Early computers were keyboard-only. Then Macintosh and Windows pushed computing to be mouse by default, only to have the iPhone and Android's touchscreen interfaces make buttons seem a thing of the past.
Yet somehow there seems a new détente between keyboards and other input devices, and keyboard shortcuts along with command palettes and search-based interfaces becoming increasingly common.
Which do you prefer?
Keyboard is by far the most efficient way to navigate and control modern digital technology 90% of the time. Super users are keyboard only.
I think a future of touch super users is however very likely. I'd be interested to start to see an analog to keyboard shortcuts in touch interaction design through gestures and tap patterns etc. One easy example is zooming in and out. Pinching is generally faster and you have a wider degree of freedom than per se command plus and command minus.
Over the years, I have assisted in the coaching and training of many software engineers and designers. Consistently, the most effective students where those who had a deep knowledge of keyboard shortcuts. The efficiency of navigating a computer without shifting hand position compounds over time.
Not only does the mouse require greater precision and increased attention, there is no baseline for its starting position. Step one is always "orient yourself to where the mouse exists on the screen". By contrast, the keyboard is fixed and access to shortcut is immediate.
Among the list of the most common/helpful shortcuts for Mac:
• command + tab: bounce between recent applications
• command + spacebar: open spotlight (computer search)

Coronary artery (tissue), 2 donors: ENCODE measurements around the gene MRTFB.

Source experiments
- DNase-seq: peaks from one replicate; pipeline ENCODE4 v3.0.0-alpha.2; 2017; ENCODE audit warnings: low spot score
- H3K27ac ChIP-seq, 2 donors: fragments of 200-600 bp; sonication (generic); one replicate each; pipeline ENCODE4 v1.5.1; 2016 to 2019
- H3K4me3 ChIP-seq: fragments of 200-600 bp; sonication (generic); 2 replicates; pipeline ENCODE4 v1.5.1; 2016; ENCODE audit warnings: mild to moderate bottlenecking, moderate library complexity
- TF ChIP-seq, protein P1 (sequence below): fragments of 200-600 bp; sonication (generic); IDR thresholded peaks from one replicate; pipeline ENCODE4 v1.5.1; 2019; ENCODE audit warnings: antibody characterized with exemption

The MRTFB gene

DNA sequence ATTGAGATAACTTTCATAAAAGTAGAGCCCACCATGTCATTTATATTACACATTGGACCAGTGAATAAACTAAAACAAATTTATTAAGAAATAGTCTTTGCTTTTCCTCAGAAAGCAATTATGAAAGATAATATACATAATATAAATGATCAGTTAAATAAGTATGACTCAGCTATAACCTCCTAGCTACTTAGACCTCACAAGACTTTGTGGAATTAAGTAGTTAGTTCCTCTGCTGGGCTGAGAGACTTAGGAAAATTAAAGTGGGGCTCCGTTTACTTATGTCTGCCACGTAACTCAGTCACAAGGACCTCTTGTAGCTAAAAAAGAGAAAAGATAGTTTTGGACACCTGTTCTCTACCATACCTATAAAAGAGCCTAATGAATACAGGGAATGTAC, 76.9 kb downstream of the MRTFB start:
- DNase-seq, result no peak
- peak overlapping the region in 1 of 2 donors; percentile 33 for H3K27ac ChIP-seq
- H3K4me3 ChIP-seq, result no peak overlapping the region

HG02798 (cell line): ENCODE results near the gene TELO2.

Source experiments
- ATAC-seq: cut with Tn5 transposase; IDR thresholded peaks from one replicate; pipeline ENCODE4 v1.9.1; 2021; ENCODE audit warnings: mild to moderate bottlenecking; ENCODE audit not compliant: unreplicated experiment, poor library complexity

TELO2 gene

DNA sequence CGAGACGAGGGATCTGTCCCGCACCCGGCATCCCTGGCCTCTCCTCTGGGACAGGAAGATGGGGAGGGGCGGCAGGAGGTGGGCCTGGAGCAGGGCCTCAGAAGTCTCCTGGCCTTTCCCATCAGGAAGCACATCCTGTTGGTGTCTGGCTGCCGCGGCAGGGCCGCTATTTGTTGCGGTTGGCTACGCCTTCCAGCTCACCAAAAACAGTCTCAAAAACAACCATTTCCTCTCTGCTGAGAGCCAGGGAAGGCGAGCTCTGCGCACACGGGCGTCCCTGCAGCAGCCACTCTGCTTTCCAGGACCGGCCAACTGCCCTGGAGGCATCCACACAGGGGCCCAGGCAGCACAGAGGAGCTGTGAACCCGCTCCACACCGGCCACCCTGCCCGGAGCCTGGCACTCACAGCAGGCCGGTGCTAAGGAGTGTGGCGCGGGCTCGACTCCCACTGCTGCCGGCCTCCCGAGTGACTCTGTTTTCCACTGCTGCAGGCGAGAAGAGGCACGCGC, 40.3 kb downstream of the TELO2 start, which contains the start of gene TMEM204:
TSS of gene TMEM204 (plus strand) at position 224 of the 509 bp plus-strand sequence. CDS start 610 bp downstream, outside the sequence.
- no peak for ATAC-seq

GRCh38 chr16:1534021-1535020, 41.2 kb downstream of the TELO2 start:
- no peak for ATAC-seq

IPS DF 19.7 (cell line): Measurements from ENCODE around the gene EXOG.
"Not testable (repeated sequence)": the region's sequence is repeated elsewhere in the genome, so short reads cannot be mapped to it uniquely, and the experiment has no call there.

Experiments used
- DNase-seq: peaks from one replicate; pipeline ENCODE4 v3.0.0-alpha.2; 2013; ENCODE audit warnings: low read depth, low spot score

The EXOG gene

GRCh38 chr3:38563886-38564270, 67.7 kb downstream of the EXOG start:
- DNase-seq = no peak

• command + q: close applications
• command + w: close windows (in browser, finder, and other tabbed interfaces)
Nothing proves this better than forcing someone who has never use VIM to use it for the first time.
I understand the appeal of touch/click interfaces. They're usually more intuitive and approachable.
But, once you know what you're doing, the keyboard is much faster for things you do all the time. Case in point: Superhuman for email.
You can't beat the speed of not moving your hands to another device or to touch the screen. However, on poorly designed software or web forms that don't have a proper tabbing order, you might need a click or two. I use a trackball instead of a mouse, and this can make adding that click almost as fast as using the keyboard, because you can click the button without fear of accidentally bumping the cursor.
Mouse if I'm gaming. Macvim for code, with enough trackpad usage to make vim fanatics freak.
I always map caps lock to control.
A mouse is okay for browsing the web, but for getting working done I prefer a keyboard and easy to remember shortcuts. I love what Superhuman is doing with their shortcuts.
Few years ago, lots of UX designers thought that keywords would become useless. But actually more and more people rely on the keyboard. Why? Because it’s damn faster. You just can’t imagine how much faster it is to type than moving a mouse or even using touch.
Of course there are exceptions like moving or placing elements. But generally for everything else the keyboard wins.
One particular thing that I like is how it solves the eye tracking issue in most cases. When you use touch or mouse, you need to visually guide your action. But for the keyboard, if you type without looking at it, you just won’t have to waste that effort and time.
Keyboard shortcuts definitely are the most productive option once you've learned them. Many new apps—Sublime Text, Superhuman, and more—including command palettes to search through commands, as do all Mac programs from the Help menu where you can search through everything in the app's menus, as a nice in-between if you can't remember the shortcut.
But then, some things still need a mouse, for instance, taking a screenshot of a portion of your screen. Normally that means pressing a keyboard shortcut, then using the mouse/trackpad to select the portion of the screen to capture. I use BetterTouchTool to add a shortcut to the top right of my trackpad so I can press there, then just drag my finger to capture the shortcut in one go. Similarly, Shortcuts on iOS lets you run whole workflows with a button tap, almost the touch equivalent to keyboard shortcuts.
Then there are the weird things like shake-to-undo on iOS. Feels like there's a lot of unexplored territory in making modern devices more productive and rethinking what keyboard shortcuts could be without keyboards.
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